Planet Time: Moving retrograde into Aries, Venus keeps its dominant morning place in the eastern sky, reaching its greatest brilliance of the year on June 3.
ERIC ELWELL: Red sky at night, a sky watcher’s delight
Star Time: Now Lira lies in the center of the southern horizon after dark, announcing the full bloom of early day lilies. It the west, Leo follows Cancer into the sunset. Capella hugs the northern horizon below Camelopardalis and the Lynx. Arcturus and Bootes and the Corona Borealis are overhead, and the Milky Way sweeps up from the east, carrying with it all the stars of August.
The June 2 Front: This front can bring a light freeze along the Canadian border and at higher elevations of the mountains, but the rest of the country is typically safe by this time in the year.
The June 6 Front: The low-pressure system that accompanies the June 6 front initiates a four-day period during which there is an increased chance for tornadoes and flash floods. Even after this front passes to the east, storms strike four years in ten. Part of the reason for the rise in the risk for severe weather is the increase in the percentage of afternoons in the 80s and 90s almost everywhere in the continental United States.
Zeitgebers: Events in Nature that Tell the Time of Year: Not long after peonies come in and the exotic flowers of the yellow poplar open, just past the prime of poppies, the last leaves of the canopy cover the land. When the high foliage is complete, then the wild multiflora roses and the domestic tea roses bloom, the last Osage and black walnut flowers fall, clustered snakeroot hangs with pollen in the shade, and parsnips, goat's beard and sweet clovers take over the roadsides. Rare swamp valerian blossoms by the water, and common timothy pushes up from its sheaths in all the alleyways.
Delicate Miami mist, pink yarrow, yellow moneywort, silver lamb’s ear and the rough Canadian thistle bloom. Wild onions and domestic garlic get their seed bulbs. Poison ivy and tiger lilies and catalpas are budding. Daisies, golden Alexander, groundsel, sweet rocket and common fleabane still hold in the pastures, but garlic mustard and ragwort are almost gone. The bright violet heads of chives droop and decay. Tall buttercups recede into the wetlands. Petals of mock orange, honeysuckle, scarlet pyrethrum, blue lupine and Dutch iris fall to the garden floor.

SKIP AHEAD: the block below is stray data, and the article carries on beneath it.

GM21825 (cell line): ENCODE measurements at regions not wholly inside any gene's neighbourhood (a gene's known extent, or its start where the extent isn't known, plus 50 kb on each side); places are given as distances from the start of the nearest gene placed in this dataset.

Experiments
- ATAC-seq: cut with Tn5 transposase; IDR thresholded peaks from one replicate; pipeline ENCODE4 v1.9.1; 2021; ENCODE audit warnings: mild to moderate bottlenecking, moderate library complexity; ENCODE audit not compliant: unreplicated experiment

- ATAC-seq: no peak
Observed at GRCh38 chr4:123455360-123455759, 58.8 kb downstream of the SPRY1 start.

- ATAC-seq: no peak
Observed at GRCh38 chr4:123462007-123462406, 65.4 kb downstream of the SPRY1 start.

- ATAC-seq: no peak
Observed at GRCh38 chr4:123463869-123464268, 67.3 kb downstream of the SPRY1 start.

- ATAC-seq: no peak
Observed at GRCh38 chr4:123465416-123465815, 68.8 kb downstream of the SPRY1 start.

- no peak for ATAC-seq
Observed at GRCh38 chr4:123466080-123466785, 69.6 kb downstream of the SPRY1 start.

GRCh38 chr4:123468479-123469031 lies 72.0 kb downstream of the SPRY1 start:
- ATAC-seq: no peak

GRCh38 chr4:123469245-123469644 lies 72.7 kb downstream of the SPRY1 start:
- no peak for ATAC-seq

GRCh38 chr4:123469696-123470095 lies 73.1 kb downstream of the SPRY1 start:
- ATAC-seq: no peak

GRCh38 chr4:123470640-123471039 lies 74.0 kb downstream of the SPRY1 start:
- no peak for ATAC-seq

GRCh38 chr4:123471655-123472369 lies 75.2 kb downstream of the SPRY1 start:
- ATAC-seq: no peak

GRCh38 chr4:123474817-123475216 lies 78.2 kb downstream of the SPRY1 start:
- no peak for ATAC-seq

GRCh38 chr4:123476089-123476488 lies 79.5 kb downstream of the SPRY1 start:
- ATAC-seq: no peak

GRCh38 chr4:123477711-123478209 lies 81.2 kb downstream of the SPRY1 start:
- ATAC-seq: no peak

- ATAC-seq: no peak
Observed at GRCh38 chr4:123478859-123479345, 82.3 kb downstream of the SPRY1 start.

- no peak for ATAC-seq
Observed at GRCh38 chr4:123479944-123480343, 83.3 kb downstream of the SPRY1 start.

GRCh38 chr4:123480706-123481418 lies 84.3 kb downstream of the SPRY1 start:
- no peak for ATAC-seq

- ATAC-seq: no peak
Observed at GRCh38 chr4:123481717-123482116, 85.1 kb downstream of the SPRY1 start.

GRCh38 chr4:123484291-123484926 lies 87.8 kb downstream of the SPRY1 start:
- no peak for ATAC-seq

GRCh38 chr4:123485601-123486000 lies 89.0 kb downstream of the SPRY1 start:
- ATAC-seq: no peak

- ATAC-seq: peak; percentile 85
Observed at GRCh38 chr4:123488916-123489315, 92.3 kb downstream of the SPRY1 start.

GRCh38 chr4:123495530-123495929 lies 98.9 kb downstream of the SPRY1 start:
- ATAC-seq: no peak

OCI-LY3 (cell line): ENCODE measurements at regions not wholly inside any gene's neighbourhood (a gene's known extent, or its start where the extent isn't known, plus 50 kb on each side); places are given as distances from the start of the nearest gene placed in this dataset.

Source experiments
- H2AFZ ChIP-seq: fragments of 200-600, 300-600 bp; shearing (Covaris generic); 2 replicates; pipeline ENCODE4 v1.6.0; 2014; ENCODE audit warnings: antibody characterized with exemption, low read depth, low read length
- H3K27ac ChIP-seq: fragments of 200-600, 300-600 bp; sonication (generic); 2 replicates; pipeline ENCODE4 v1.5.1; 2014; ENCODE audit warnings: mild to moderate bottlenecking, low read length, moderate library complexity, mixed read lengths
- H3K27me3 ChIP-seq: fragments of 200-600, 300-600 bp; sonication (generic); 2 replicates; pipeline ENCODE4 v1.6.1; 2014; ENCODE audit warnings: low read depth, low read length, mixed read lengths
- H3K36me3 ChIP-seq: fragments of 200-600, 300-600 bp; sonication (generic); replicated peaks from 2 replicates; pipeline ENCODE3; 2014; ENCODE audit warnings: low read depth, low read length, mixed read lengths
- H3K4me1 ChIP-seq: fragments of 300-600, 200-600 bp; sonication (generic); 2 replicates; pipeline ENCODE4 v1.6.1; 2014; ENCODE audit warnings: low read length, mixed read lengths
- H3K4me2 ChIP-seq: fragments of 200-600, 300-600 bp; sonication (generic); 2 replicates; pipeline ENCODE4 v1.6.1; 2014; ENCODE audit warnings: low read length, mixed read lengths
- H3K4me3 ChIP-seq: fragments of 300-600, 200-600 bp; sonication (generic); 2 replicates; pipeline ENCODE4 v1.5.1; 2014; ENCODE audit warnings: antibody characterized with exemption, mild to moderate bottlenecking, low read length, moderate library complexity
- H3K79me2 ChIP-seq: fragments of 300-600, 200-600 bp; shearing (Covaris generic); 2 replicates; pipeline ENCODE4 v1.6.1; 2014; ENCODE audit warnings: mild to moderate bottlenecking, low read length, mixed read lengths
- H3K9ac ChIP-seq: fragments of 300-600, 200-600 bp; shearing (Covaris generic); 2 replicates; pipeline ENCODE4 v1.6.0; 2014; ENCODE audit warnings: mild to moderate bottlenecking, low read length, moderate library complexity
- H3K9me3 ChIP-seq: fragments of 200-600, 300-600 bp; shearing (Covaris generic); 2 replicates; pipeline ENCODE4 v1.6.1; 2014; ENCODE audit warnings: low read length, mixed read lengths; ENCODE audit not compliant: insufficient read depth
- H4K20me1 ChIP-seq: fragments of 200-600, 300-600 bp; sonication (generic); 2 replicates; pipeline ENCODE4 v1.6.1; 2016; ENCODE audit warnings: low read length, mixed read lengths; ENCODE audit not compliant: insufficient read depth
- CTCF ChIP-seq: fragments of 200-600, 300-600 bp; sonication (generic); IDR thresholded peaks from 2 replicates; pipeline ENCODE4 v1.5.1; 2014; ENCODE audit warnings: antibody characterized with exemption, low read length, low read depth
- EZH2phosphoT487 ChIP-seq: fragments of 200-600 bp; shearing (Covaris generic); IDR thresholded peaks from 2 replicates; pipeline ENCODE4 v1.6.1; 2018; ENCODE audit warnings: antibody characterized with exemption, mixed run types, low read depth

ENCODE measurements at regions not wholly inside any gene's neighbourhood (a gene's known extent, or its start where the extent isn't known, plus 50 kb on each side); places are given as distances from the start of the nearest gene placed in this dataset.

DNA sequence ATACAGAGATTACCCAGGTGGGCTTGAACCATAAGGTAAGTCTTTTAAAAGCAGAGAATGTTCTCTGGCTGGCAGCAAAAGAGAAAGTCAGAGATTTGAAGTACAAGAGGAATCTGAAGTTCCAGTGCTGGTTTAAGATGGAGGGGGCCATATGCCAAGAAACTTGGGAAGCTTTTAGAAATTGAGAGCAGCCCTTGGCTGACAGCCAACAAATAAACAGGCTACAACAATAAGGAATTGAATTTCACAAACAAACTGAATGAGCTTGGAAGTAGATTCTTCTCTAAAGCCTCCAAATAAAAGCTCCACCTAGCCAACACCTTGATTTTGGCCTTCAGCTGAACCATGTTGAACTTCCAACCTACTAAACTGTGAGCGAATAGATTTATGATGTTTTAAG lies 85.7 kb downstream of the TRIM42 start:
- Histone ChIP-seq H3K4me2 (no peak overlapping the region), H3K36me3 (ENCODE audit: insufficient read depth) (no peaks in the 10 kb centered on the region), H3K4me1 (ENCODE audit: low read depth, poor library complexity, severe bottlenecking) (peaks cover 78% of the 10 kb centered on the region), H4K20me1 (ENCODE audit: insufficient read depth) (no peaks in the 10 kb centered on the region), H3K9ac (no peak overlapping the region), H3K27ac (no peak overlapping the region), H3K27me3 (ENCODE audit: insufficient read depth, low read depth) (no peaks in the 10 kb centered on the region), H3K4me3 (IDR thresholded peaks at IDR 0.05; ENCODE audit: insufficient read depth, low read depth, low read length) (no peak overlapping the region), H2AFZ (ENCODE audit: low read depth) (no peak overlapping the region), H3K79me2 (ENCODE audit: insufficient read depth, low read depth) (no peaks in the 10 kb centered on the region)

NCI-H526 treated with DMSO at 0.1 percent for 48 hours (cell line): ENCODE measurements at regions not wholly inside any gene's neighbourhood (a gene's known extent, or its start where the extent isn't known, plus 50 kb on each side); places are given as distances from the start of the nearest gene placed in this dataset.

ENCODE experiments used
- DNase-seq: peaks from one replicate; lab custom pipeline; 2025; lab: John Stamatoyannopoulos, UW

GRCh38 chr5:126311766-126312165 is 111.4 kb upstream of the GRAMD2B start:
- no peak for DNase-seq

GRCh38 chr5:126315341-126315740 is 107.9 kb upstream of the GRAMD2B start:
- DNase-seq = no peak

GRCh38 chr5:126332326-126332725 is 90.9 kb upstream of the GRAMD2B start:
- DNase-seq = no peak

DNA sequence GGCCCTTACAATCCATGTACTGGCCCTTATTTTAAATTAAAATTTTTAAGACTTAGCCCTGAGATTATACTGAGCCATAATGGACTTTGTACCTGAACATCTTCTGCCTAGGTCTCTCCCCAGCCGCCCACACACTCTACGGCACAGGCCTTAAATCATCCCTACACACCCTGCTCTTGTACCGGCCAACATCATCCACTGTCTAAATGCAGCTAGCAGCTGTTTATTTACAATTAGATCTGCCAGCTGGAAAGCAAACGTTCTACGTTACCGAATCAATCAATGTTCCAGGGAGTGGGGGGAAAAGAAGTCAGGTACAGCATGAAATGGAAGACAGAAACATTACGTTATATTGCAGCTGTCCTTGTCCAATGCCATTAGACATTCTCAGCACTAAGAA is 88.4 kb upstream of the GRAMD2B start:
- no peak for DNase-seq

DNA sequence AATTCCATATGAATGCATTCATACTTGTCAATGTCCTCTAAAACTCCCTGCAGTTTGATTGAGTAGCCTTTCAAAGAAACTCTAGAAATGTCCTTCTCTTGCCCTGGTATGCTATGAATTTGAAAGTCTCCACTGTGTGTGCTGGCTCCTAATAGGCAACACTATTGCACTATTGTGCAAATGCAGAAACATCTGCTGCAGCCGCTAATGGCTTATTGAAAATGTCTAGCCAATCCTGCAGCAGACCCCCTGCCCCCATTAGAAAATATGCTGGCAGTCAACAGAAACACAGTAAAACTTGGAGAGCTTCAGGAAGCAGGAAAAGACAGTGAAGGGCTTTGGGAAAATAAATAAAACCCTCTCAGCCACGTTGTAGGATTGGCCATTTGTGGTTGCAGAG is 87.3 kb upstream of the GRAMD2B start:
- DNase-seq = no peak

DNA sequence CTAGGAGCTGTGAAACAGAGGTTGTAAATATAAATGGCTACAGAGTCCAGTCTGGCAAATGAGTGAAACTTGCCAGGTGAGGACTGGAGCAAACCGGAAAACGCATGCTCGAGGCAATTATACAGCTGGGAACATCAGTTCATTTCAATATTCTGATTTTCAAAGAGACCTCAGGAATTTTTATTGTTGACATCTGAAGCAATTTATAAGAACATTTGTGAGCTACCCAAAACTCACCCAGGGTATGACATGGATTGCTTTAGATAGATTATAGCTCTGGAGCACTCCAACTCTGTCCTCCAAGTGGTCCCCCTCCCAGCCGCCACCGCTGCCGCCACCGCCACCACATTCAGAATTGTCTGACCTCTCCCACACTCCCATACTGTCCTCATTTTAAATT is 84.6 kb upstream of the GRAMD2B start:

The columbines come apart as astilbe reddens.
Field and Garden Time: When goslings leave the nest, mulberry season peaks, and when you see the first monarch butterfly, watch for young coyotes to come after your chickens and new lambs and kids.
And when May apples have fruit the size of a cherry and honeysuckle flowers have all come down, look for cucumber beetles to reach the economic threshold on the farm and in the garden.
When fireflies fly at night, chinch bugs hatch in the lawn, and powdery mildew becomes a problem in the garden phlox.
When yucca plants send up their stalks, young grackles leave their nests, and nettles have grown up to your chest. Then, Japanese beetles start to attack roses and ferns. Azalea bark scale eggs hatch, too!
Marketing Time: Halal sales of lamb and chevon begin any day now at the approach the feast of Id-al-Fitir, the breaking of the Ramadan fast.
WEATHER: WHIO Interactive Radar
Mind and Body Time: The Nature Horoscope brings ups and downs this week. As winter moves further into the past, your immune system should be making gains, and the number of beneficial T-cells (which help to fight viruses and tumors) may increase. Once summer heat builds up, however, the immune system often reverts to near winter levels.
If you depend on creativity for your livelihood or your happiness, you may soon start to experience a summer slump; shift to routine and mechanical activities during periods of mental stagnation — the creativity will return — especially at full moon or, at the latest, in the fall.
Creature Time (for fishing, hunting, feeding, bird watching): The moon will be overhead around dusk this week. Have dinner and then go fishing, especially as the barometer is dropping before the arrival of the June 6 and 10 cold fronts. Dieting, of course, may be harder at supper time, if you are susceptible to lunar influence. As you walk the shoreline or take an evening walk, listen for robin vespers, loud chirps and warbles. And be up before dawn to hear the birds singing in your neighborhood.
I walk the alley near my house, nostalgic for spring. I miss the flock of winter starlings in the black walnut tree. The lilacs, the magnolias and bridal wreath spirea near Judy’s house are gone. Mateo’s weigela is down to about a third of its petals. The beds of aconites and bluebells have disappeared. The Dutch iris and the violet standard iris are almost gone, the mock orange is losing all its petals, the Osage flowers fall, and the sweet rockets decay quickly.
The alley was a private passageway, common to all, but belonging to me, at those few minutes every morning when I walked through it. Did I confuse privacy with constancy? Is it something else, maybe the wish that nothing would ever change, that produces a mild melancholy that I confuse with the end of spring and other closures, the vague emotions mixing and blending?